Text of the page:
After we dispensed with some devil’s advocate apologist nonsense in the comments, the conversation devolved into familiar territory. People telling horror stories about the two extremes: the most judgmental breastfeeding supporters (you know, certain message boards *roll eyes* have people tell people formula is poison), and the other alternative, (women who don’t want to breastfeed shouldn’t have children), and that breastfeeding should never be discussed in public. See Mommy Wars Bingo if you want to fill in some squares.
Anyway, this is my reply turned post. If you want to read more than a hundred comments, you can get all the nuance of this particular comment thread, but this is my most recent reply:
Wow, none of my breastfeeding posts got this many replies!
Breastfeeding, like every other health issue, must be discussed with nuance. It does not have to be avoided in the public sphere, and treated like a secret between the mother and her pediatrician.
KC, I am sorry about your grief about not being able to breastfeed. My closest friend, whose birth I was a doula for, had a similar situation. There are options, like the SNS (supplemental nursing system), available to provide nourishment (either in the form of pumped breastmilk, the mother’s or donated, or formula) while still supporting the breastfeeding relationship. For my friend, this worked for a while, but she ended up giving formula from a bottle after trying for months. With a hospital grade pump, and several consultations with lactation consultants.
What I am trying to say is that there are interventions that will nourish the baby if the baby is losing weight inappropriately when the breastfeeding relationship is not working adequately, for whatever reason. Supporting breastfeeding and lactation consultation are definitely not at odds with making sure babies survive optimally. If a baby is not getting enough nutrition, then obviously the health outcome is not ideal, and there should be a different health option, which would be to use an intervention like formula.
No responsible breastfeeding advocate would tell a mother that she is feeding her baby poison if her baby is not getting adequate nutrition over a physiologically significant period of time. (Or if there are any other medical reasons why she cannot or should not breastfeed).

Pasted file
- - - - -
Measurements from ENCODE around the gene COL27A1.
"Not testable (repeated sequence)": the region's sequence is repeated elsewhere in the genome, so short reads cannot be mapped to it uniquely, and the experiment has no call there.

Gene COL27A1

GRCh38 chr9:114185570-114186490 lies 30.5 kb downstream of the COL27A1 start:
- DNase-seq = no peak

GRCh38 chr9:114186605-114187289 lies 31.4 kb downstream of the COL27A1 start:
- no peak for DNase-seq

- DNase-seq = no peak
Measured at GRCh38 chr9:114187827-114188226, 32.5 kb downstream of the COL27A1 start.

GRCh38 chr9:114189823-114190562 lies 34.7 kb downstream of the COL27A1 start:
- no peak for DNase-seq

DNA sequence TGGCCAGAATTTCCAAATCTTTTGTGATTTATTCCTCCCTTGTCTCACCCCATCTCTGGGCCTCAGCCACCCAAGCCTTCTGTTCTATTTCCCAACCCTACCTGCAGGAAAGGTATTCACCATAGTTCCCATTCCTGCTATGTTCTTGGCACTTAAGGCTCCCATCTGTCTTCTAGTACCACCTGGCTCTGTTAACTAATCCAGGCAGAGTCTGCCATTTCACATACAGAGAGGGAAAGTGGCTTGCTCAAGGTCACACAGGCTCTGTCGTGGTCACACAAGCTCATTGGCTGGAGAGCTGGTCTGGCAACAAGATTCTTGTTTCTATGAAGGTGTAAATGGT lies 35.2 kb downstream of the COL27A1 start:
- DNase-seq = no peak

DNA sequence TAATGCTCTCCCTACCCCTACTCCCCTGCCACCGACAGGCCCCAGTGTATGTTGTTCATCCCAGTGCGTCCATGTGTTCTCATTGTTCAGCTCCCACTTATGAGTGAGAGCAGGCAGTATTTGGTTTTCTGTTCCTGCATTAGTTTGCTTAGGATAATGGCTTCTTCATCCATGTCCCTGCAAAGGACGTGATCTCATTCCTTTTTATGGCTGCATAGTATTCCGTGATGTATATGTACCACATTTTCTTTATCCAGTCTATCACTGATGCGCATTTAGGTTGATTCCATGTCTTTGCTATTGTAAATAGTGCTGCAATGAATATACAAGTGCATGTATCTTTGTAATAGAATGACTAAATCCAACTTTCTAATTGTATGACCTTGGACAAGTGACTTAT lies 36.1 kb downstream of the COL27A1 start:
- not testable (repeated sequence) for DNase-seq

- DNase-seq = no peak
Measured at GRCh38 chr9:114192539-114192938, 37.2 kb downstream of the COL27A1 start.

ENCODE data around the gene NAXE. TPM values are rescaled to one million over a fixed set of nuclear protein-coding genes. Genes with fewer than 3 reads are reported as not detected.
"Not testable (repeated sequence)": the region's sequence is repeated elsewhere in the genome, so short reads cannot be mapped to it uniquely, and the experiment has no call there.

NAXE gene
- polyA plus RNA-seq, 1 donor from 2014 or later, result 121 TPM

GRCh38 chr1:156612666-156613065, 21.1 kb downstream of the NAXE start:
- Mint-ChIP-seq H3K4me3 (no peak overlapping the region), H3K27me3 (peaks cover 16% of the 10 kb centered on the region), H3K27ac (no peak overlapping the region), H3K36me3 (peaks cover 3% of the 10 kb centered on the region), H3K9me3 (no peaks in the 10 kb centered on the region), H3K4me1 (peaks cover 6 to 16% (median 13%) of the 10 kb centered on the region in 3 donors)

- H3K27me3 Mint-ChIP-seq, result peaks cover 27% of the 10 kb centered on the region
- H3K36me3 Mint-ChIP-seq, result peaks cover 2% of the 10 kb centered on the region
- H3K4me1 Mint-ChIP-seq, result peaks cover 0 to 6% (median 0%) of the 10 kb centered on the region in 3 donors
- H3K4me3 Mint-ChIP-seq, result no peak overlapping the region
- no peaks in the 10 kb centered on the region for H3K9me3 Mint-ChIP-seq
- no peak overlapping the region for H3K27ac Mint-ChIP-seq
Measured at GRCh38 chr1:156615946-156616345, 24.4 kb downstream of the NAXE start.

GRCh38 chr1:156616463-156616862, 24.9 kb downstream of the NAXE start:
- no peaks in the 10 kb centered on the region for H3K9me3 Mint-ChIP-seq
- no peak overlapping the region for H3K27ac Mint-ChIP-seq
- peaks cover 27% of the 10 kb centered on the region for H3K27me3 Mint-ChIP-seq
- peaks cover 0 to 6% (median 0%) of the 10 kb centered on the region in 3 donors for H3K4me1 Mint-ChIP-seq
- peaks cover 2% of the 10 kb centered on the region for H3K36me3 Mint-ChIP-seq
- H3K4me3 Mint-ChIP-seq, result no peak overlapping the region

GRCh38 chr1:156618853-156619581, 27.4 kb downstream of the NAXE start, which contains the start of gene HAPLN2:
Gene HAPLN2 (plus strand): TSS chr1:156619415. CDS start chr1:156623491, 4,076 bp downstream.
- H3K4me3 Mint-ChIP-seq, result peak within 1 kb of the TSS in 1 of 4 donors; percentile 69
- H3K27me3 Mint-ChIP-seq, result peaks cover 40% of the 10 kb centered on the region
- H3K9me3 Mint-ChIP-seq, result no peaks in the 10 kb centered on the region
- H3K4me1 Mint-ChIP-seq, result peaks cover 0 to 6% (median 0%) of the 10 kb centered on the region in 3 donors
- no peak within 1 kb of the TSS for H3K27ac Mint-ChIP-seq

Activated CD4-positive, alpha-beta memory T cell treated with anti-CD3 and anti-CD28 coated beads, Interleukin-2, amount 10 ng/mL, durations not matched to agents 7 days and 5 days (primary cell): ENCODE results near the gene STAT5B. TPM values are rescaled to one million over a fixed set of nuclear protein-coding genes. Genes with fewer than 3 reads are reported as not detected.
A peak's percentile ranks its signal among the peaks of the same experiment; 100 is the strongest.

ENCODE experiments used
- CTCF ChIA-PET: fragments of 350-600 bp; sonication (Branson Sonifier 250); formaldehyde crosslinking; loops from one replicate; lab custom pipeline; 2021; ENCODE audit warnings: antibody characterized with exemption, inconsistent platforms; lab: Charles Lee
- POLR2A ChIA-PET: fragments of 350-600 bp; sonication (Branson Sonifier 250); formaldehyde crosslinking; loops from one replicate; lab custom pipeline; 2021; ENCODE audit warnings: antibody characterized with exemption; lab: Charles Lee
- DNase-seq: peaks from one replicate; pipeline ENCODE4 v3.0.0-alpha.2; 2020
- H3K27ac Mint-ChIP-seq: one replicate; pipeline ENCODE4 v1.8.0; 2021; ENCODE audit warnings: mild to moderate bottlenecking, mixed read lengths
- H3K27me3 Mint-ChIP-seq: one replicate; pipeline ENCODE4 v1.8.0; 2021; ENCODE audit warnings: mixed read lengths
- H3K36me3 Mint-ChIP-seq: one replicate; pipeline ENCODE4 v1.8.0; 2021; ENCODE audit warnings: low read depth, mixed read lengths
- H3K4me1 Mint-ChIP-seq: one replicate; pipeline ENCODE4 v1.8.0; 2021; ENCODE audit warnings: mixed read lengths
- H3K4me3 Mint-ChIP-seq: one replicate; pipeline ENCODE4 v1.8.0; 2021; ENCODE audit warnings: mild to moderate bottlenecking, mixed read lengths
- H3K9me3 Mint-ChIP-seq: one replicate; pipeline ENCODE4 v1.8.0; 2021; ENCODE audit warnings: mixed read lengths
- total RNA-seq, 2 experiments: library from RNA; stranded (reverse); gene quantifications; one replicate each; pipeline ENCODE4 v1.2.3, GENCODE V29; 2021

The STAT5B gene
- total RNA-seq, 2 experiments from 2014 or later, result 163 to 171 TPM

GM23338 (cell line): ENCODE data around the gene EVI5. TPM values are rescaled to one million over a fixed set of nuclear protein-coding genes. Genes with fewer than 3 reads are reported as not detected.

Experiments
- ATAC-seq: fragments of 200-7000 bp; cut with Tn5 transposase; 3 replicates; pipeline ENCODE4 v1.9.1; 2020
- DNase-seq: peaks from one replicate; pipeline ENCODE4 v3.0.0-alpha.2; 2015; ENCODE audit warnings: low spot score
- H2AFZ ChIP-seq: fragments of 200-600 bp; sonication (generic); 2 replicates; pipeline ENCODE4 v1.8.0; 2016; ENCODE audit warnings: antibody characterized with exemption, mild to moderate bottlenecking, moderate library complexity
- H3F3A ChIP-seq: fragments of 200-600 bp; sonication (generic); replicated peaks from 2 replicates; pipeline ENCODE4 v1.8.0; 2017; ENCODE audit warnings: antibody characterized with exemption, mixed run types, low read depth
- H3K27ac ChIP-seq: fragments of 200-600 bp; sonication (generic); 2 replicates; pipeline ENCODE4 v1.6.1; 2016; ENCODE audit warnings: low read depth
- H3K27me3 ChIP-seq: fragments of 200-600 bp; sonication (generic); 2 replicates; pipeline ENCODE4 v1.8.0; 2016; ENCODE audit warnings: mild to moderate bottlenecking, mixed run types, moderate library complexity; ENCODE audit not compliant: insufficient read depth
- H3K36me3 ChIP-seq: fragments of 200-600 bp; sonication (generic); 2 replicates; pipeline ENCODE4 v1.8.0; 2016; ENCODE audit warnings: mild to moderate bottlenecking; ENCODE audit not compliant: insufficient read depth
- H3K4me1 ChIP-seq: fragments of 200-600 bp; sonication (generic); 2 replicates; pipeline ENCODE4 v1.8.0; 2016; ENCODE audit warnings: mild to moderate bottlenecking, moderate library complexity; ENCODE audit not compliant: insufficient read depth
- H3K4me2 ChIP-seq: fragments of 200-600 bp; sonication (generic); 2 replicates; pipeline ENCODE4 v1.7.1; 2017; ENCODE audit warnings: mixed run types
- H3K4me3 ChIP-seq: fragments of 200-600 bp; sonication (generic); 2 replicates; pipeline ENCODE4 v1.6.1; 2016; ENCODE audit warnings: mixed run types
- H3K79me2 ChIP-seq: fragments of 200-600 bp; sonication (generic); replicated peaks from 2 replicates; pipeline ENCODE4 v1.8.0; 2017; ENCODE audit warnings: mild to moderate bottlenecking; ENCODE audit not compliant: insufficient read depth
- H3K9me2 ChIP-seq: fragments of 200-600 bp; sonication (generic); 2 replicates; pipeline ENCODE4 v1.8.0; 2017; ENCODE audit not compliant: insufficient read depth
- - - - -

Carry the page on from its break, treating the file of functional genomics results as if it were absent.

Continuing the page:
This is the equivalent, but opposite, of the breastfeeding nazi remark. It is ridiculously out of proportion and meant to be hurtful. Do both extremes happen? Yes. Do they need to dominate every breastfeeding conversation? No.
But, remember, I have heard nurses, family members, doctors, and women in my own family say a baby is “starving” after one failed latch or during a crying spell on the first day, even if there has been other successful feedings. I have heard people say a baby is “starving” because the mother’s milk isn’t in yet, just the colostrum.
There is no reason why this can’t be handled with accurate information and sensitivity.
As for the sexual abuse and breastfeeding argument, this article in the journal Lactation says that women with a sexual abuse history report wanting to breastfeed more than those without. This article stresses the wise tenet from the article linked to above: never underestimate or overestimate a woman’s desire to breastfeed. Again, each situation must be dealt with with sensitivity, appropriate health treatment and accurate information. We cannot speak for other’s sexual abuse experiences, just as we cannot speak for other’s lactation experiences.